THE value of rare Scottish single malts is continuing to soar, despite a significant increase in the volume of rare whiskies being traded throughout last year.
Topping the list of sought-after whiskies being bought by connoisseurs and investors is The Macallan “Royal Marriage” malt which originally retailed at £150 when it first went on sale two years ago. It now sells for around £900 a bottle.
New figures, published by whisky investment experts Whisky Highland, have revealed that last year saw a record number of full sealed bottles of single malt Scotch sold in the UK on the open market.
The company, which offers a whisky valuation service for whisky collectors and investors, has seen sales at whisky auctions rise by a staggering 63 per cent from 8,696 bottles sold in 2011 to 14,150 last year.
Andy Simpson, the firm’s founder, said that early 2013 figures suggested the rapid growth in the market is set to continue. The first quarter of the year has already seen 3,789 bottles of rare malts being sold at whisky auctions in the UK – a 34.5 per cent increase on the same period last year.
Mr Simpson said: “With this rapid increase in supply, we would have expected to see a stabilisation or even a slight decline in overall values. Quite the opposite has happened, with rare and old bottles of whisky continuing to outperform many other alternative asset classes.”
He explained that the top 1,000 performing bottles of “Investment Grade Scotch” (IGS) had increased in value by almost 24 per cent over the course of 2012, yielding an overall increase of 123 per cent since 2008.
Mr Simpson said the soaring sales were being led by rare bottles from iconic distilleries. He continued: “We are still witnessing continued increases in value for the right bottles from the right distilleries.”
According to the new sales figures, from an investment perspective the most sought-after brand remains The Macallan.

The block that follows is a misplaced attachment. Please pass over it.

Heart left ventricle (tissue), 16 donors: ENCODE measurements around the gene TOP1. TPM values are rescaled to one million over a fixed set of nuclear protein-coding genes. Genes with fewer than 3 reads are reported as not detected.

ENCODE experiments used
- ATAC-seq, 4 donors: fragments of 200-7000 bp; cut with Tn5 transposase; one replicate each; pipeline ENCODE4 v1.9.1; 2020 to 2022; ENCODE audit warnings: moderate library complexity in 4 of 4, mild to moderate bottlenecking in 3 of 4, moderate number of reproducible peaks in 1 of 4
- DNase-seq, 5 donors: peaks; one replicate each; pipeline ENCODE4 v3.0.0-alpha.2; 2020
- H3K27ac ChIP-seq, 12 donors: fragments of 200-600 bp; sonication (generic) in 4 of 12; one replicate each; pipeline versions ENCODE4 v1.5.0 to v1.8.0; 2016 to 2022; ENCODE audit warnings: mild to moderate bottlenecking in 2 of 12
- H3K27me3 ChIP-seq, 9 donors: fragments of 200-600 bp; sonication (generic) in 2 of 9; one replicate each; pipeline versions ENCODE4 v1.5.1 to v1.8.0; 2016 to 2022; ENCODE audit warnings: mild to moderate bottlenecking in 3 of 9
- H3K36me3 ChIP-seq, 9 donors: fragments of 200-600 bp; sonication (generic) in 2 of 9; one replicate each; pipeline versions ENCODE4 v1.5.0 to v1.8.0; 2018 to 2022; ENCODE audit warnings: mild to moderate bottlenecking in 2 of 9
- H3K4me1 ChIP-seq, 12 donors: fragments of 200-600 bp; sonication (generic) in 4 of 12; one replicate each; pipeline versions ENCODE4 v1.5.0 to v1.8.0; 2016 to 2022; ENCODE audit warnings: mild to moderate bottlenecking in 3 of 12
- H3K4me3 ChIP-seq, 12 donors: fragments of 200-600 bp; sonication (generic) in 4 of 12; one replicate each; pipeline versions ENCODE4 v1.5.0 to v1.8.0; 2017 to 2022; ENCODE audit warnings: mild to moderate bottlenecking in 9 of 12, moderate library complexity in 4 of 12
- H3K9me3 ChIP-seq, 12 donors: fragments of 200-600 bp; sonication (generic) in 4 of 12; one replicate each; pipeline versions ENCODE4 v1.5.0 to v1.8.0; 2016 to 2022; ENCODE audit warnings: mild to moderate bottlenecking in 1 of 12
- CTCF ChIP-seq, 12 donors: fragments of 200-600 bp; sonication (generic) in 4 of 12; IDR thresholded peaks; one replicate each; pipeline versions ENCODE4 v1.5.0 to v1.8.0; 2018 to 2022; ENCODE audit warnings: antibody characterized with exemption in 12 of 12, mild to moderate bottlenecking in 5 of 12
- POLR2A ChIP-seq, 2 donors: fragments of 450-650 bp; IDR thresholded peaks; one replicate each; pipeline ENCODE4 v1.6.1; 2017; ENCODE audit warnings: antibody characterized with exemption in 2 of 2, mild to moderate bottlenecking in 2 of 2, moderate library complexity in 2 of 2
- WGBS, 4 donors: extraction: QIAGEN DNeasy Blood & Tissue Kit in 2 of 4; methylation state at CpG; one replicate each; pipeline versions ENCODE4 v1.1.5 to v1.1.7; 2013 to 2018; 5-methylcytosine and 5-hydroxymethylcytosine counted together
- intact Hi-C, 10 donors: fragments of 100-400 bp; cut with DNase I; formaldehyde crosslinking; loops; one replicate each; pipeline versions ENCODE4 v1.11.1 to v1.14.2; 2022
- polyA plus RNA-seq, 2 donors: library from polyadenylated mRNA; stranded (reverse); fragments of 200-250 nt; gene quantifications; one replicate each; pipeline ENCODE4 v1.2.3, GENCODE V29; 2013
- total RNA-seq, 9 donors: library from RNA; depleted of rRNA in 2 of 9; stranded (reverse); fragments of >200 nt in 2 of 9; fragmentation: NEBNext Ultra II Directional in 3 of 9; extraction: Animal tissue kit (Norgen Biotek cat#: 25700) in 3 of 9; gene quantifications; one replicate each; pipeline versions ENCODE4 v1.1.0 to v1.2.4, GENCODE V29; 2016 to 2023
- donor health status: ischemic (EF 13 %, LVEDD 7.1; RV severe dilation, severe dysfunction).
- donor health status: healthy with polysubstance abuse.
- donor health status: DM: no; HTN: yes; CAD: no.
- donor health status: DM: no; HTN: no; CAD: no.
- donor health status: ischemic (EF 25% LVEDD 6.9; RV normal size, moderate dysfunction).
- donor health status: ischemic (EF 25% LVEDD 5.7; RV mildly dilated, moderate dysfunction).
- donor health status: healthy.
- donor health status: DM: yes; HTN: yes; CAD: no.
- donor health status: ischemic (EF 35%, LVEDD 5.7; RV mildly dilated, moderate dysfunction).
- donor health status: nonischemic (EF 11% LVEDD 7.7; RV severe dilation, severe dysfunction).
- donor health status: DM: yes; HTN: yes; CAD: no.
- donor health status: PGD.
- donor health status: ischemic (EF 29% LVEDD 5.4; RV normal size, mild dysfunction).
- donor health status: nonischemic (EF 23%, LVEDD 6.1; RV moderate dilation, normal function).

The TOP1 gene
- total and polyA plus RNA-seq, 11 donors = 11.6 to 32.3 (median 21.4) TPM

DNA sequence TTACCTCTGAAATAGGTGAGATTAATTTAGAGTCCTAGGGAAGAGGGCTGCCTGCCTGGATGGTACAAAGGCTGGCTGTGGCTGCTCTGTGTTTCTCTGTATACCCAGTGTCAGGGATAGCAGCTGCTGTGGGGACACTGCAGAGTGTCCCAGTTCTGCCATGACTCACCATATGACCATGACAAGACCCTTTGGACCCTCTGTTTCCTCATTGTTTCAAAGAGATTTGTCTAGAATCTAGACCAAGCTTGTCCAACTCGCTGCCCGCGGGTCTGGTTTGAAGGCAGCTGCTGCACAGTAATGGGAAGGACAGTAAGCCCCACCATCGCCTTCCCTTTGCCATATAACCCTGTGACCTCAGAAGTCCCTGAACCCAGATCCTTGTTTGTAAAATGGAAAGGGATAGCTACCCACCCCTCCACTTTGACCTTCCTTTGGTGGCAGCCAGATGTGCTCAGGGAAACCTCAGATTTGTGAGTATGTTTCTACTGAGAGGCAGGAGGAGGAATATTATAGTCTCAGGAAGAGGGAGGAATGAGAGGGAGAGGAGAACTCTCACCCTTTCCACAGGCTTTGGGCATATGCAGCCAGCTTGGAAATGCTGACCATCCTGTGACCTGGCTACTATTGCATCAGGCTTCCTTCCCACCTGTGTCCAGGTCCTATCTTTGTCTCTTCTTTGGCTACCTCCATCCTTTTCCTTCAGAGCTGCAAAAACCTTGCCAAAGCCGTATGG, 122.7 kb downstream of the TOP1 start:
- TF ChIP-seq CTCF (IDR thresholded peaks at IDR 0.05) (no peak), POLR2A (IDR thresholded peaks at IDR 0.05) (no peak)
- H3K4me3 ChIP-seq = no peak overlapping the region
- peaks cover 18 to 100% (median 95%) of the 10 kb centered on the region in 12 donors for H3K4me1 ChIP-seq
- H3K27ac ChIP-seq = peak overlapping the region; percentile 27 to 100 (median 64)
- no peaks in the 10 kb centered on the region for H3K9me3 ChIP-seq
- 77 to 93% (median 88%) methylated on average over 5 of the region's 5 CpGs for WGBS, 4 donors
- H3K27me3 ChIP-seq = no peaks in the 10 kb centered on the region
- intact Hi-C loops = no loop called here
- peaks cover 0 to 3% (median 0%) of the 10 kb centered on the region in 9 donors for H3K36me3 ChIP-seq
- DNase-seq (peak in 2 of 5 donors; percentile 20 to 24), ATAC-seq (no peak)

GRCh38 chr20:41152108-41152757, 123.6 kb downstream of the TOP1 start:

Continued increasing demand is pushing prices to new record highs.
Mr Simpson revealed: “The likes of Port Ellen, Brora, Rosebank and Glenury Royal are experiencing unprecedented demand for an ever-decreasing pool of both bottles and whisky still in the cask. The current dynamics of increasing global demand and decreasing stock of suitable investment-grade bottles has maintained a very bullish market.”
He added: “These results are very impressive and further cement rare Scotch’s credentials as a viable alternative investment. While it must be borne in mind that whisky values can fall, as has been seen in some areas of the market previously, the current situation remains exceptionally buoyant.
“I still maintain whisky should be viewed as a long-term investment of ten to 20 years although clearly short/medium term increases are being experienced at the moment.”
Meanwhile GlenDronach, one of Scotland’s leading independent distilleries, yesterday announced plans to bottle a second batch of its new single malt to meet worldwide demand, just five months after the launch of its new cask strength whisky.
The distillery, owned by the BenRiach Distillery Company, is based at Forgue, near Huntly in Aberdeenshire.
Alistair Walker, the company’s sales director, said: “It really is down to huge demand in the international marketplace. All 12,000 bottles in Batch One sold out in a matter of weeks and since the turn of the year our agents around the world have been calling for a second batch. We’re delighted to respond with this new expression.”